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Winner Take All: Little League coaches Charles Dean and Remi Sandri take different approaches to the game in 'Rounding Third.'

Leading 'League'

San Jose Rep scores with two-coach Little League drama 'Rounding Third'

By Marianne Messina

IN Rounding Third, San Jose Repertory Theatre's current Odd Couple of Little League baseball, touchy-feely, cell-phone-tethered assistant coach Mike (Remi Sandri) teams up with coach Dan (Charles Dean), a girl-watching (actually Little League mom-watching) man's man. Dan ("In the real world, everything's hard") tells the kids they have to win; Mike ("I prefer to be called Michael") tells them they should be having fun. We can only imagine the yo-yoing of the kids' psyches trying to field this switch-hitting advice.

The fact that the kids are imaginary leaves some dead air space in this two-character production, only occasionally filled by the much-welcomed sound effects of kids at play. When Dan steps downstage to give his pep talk to the theater house, making the audience the kids, he gives us Little League coaching that's all about adults. And throughout the play, we see the two adults revisiting their own life lessons through their youngsters' activities, even as they manage to stay isolated from the kids' crises and inner worlds.

Functionally speaking, the device of two coaches talking to invisible kids (more than one appears to be ubiquitous) sacrifices some of the excitement needed to set up Michael/Mike's conversion at the end of the play: "I have a confession to make. I really want to win." The production recognizes this effect, reintroducing the excitement by way of nostalgia. Director John McCluggage, with the help of set designer Scott Weldin and lighting designer Rick Paulsen, curtains off each act with a hero's wall of backlit photos from memorable baseball moments. As live recordings echo through the theater, the corresponding images light up--which is not exactly to the point but does get the adrenaline going.

Embedding the heroic import of baseball's grand tradition into a somewhat myopic story raises the stakes. It helps the audience feel Mike's dire urgency when he connects "Dear God, let him catch this ball" with "Last year, I asked you to let my wife live. I need to feel hope. I want to feel there's some meaning to the dropped ball."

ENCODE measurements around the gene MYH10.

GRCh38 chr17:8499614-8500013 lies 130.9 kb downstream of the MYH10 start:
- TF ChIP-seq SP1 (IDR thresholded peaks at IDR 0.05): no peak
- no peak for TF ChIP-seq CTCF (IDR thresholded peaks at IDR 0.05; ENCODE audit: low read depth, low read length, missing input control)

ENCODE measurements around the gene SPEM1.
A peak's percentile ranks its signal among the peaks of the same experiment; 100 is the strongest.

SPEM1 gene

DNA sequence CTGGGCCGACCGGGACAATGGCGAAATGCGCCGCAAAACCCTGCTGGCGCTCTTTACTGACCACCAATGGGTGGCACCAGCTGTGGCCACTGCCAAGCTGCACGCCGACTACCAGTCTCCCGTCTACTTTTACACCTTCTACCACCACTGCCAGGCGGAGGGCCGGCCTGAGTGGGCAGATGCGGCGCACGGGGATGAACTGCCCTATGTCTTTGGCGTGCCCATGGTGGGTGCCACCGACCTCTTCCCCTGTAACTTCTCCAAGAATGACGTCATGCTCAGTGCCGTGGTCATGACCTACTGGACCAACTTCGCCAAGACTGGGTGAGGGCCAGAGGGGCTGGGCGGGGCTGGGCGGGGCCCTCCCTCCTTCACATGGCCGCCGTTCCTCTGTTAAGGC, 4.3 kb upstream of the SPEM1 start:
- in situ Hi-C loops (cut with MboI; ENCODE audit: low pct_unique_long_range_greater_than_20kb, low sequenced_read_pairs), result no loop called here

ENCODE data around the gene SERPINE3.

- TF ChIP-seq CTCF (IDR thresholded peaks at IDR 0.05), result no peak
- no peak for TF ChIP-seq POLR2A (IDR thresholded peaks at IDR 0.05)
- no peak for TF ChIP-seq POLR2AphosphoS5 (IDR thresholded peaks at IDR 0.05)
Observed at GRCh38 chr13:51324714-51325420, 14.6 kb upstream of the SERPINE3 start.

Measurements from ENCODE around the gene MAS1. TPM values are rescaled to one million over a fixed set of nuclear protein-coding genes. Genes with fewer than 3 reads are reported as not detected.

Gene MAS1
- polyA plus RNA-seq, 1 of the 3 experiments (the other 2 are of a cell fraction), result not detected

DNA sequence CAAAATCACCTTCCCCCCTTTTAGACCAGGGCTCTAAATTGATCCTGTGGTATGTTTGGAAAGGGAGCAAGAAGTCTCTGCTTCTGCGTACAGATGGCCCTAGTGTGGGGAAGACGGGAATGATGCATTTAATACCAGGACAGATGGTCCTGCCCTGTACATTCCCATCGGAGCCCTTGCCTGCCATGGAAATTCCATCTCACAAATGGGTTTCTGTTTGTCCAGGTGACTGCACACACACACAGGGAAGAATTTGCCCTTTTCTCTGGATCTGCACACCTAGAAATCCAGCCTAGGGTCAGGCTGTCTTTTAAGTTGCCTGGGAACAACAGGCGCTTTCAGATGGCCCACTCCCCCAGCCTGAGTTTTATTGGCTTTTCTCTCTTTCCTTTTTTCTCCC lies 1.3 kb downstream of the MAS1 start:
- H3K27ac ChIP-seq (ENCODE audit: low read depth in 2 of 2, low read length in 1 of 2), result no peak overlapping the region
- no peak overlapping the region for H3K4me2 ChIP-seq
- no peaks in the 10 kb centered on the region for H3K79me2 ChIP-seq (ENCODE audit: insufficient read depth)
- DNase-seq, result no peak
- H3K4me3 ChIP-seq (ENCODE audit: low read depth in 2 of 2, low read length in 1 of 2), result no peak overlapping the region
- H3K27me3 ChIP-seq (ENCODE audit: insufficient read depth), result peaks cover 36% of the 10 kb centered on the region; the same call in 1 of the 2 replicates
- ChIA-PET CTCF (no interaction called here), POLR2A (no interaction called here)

The chemistry between Sandri's Mike and Dean's Dan couldn't have been better. Dan: "Have you ever read the rule book?" Mike: "No." Dan: "It might get in the way of your half-assed opinions." Dean plays a confident and seasoned coach without relying on the stereotypical bluster. His assuredness is simply so second nature it leaves no room for doubt. As much as playwright Richard Dresser was appalled by the "strategy"/"cheating" of the real-life Little League coach who inspired the character, Dan is ultimately the one who keeps close, insightful notes on the players and who notices the type of kid heroism valiance that often flies under adult radar. Meanwhile, Sandri's Michael makes you want to wring his pseudoegalitarian neck even as you sympathize with his soft-spoken jock wannabe and his knobby knees in shorts (against Dan's all-purpose jeans--good choice by costume designer B Modern). Rounding Third may not be a heavy hitter, but the dialogue between these two keeps the bases loaded with good humor.


'Rounding Third,' a San Jose Repertory Theatre production, plays Wednesday-Friday at 8pm, Saturday at 3 and 8pm and Sunday at 2 and 7pm, with an extra show April 7 at noon (and no late show April 18) through April 18 at the San Jose Rep, 101 Paseo de San Antonio, San Jose. Tickets are $18-$52. (408.367.7255)


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From the March 31-April 6, 2004 issue of Metro, Silicon Valley's Weekly Newspaper.

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